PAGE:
You can see these three types in other countries, other governments and other organizations, as well.
The last type, corruption, demanding something in return, is known only to the two persons concerned, and others do not know about it. If the person who has to give bribes is not satisfied and puts up a complaint, there are laws dealing with that. Corruption could be effectively prevented by taking effective legal action. At present, we are implementing just that. It is the same in other countries, too. If a person is not satisfied about corruption here, s/he can directly put up a complaint to the President. There is a group organized at the President’s Office to resolve their complaints. An Anti-corruption Commission has also been legally formed in Myanmar. We can gradually eliminate corruption this way, not only in our country, but in other countries, too.
Mainichi Shimbun: If you are elected as President for a second term, what would be your first priority?
President Thein Sein: Before talking about the first priority, the main point is whether I am going to run (in) the elections or not. I have always expressed my opinion. I am about 70 now, my health and my heart condition is not good. If possible, I want to rest. But I have to consider the country’s situation and the people’s condition. Right now, I haven’t decided whether I am going to run (in) the elections or not. It’s too early yet.
Mainichi Shimbun: I think the role of the military is very crucial in this country. Could you explain how it could be crucial?
President Thein Sein: I am also a soldier. I was in the military for about 45 years. You cannot ignore the military’s role in Myanmar history. Similarly, you cannot leave its role in politics. It is because the military is an organization that joined hands with the people in achieving independence right from the beginning. After independence, the country was governed by (a) multi-party democratic system. At that time, due to applying of “divide and rule” policy by the colonialists, armed groups emerged around the country, which the parliamentary democratic system could not keep under control. So, the military had to take over the responsibility. Whenever the country faces hardships, or (is) in chaos and about to break up, or when there is possible bloodshed, the military always stood firm and took the responsibility of the country. Therefore, the role of the military is crucial in Myanmar.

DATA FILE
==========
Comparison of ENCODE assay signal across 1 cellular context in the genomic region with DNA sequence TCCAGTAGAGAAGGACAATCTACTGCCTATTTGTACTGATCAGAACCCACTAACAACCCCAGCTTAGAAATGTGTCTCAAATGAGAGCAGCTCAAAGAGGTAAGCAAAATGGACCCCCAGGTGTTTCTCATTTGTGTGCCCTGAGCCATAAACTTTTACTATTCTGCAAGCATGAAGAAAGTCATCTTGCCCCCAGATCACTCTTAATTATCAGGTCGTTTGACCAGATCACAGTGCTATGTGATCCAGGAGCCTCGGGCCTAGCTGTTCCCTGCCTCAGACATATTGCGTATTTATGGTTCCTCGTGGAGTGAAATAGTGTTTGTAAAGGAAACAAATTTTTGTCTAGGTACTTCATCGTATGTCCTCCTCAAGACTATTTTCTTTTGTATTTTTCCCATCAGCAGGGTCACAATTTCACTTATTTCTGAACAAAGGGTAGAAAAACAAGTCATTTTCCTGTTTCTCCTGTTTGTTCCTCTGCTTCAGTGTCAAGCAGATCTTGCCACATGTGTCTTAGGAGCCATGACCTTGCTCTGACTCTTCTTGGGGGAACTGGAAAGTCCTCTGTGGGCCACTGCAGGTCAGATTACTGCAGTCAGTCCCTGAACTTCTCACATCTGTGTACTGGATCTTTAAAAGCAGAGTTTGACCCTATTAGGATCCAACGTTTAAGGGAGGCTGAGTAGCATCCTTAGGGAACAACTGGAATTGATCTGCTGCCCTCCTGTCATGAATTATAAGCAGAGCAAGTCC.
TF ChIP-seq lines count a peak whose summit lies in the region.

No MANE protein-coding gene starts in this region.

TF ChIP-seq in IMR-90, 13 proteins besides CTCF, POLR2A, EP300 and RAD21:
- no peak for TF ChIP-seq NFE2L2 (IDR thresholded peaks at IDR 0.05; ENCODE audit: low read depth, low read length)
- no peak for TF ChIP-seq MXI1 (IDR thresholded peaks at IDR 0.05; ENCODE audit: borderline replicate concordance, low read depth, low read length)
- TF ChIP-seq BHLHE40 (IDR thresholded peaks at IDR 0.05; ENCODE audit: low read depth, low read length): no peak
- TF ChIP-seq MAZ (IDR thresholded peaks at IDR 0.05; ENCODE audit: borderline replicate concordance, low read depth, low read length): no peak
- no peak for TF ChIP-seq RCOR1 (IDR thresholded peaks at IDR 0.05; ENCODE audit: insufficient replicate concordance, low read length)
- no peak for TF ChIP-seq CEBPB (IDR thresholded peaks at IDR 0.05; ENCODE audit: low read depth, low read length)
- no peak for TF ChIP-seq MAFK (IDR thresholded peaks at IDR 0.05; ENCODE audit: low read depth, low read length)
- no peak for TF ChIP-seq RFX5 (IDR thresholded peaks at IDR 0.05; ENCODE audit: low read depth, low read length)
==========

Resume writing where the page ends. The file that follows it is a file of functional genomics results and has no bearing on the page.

Mainichi Shimbun: I think there are two types of political leadership. Simply saying, one is a collective consensus leadership, and the other is an individual showing strong leadership. I’d like to know the actual process of decision making in your government.
President Thein Sein: In leadership, individual decision can cause many mistakes. Collective consensus leadership causes the least mistakes. Therefore, our leadership is not implemented by an individual. The government has a cabinet. If there is a decision to be made in the cabinet, all the ministers meet together and decide.
Also, according to the constitution, if there are urgent issues regarding the nation’s defense and security, the National Defense and Security Council has been formed. The President, the two vice-presidents, the Parliament chairmen, and military leaders are members of this council. The Home Ministry is also included. If there are urgent defense and security issues, this council makes critical decisions. I do not make a decision myself, but conform to what this council decides. So, this is not an individual leadership, but a collective consensus leadership.